transposition of the senses


transposition of the senses
   A term used during the era of mesmerism to denote a " synaesthesia or " extracampine hallucination which is interpreted as an instance of veridical perception by means of other than the usual sense organs. This extraordinary mode of perceiving was first conceptualized and described in 1785 by a French army captain named Jean-François Tardy de Montravel, who claimed that during a half-waking trance he was able to see "with the pit of his stomach" (i.e. the plexus solaris). In 1808 the French physician Jacques Pététin (1744-1808) published an entire collection of such cases, including one in which taste, smell, and hearing were found to wander from the stomach to the fingertips and the toes. Later, many other descriptions of this type were published, most of them in association with somnambulism or hysteria.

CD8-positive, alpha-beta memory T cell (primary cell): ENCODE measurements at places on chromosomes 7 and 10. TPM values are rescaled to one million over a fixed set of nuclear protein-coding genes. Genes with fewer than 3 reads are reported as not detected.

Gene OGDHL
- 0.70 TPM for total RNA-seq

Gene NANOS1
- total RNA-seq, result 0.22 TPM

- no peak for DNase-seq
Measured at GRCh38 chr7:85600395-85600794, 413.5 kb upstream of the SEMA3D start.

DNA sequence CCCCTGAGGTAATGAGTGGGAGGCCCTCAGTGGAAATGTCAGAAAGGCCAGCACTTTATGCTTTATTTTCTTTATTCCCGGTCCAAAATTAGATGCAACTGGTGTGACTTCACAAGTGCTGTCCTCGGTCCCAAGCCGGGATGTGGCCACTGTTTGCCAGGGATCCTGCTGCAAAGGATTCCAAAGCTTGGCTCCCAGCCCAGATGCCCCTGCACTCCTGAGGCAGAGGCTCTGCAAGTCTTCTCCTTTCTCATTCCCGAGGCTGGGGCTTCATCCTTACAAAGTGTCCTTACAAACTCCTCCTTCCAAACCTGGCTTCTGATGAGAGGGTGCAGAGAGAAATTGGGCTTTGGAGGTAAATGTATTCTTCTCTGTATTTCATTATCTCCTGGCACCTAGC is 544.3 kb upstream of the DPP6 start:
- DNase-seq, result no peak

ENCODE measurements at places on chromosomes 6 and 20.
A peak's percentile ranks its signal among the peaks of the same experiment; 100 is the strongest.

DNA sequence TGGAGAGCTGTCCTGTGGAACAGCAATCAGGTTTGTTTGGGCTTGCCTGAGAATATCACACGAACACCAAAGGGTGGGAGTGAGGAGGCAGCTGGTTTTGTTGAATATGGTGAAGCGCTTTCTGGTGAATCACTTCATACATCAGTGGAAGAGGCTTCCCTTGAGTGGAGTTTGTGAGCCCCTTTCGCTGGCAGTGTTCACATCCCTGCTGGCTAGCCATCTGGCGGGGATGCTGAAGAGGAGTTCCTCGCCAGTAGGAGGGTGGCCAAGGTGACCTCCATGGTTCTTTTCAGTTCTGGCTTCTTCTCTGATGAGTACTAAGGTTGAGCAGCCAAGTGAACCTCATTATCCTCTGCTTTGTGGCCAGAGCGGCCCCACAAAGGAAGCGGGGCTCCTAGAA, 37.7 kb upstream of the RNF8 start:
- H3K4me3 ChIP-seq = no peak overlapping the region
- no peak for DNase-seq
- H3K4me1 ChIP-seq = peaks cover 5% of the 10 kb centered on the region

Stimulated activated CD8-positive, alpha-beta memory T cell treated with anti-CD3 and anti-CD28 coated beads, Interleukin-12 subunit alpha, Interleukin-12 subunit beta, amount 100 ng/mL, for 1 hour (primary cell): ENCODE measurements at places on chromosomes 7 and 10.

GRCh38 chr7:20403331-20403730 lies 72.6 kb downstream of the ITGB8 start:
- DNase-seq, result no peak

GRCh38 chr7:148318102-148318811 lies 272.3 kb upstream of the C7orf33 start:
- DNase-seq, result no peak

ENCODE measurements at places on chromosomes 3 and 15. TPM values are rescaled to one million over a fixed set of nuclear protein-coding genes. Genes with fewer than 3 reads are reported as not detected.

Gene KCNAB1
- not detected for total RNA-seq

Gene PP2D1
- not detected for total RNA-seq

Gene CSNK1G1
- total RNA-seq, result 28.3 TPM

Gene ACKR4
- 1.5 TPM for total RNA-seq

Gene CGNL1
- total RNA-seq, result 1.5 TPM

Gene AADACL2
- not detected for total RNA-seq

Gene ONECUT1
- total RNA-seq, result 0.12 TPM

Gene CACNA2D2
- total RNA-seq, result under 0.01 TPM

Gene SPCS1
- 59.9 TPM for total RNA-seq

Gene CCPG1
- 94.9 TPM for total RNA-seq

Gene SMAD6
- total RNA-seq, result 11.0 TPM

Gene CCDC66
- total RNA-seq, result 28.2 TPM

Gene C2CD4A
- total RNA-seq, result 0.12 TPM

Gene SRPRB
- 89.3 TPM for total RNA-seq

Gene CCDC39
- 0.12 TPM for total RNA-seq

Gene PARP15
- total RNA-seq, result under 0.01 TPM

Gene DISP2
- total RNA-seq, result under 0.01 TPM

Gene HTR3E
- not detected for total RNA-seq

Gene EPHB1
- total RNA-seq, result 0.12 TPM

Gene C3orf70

References
   Lombroso, C. (1922). Hypnotisme et spiritisme. Traduit par Rossigneux, Ch. Paris: Ernest Flammarion, Éditeur.

Dictionary of Hallucinations. . 2010.

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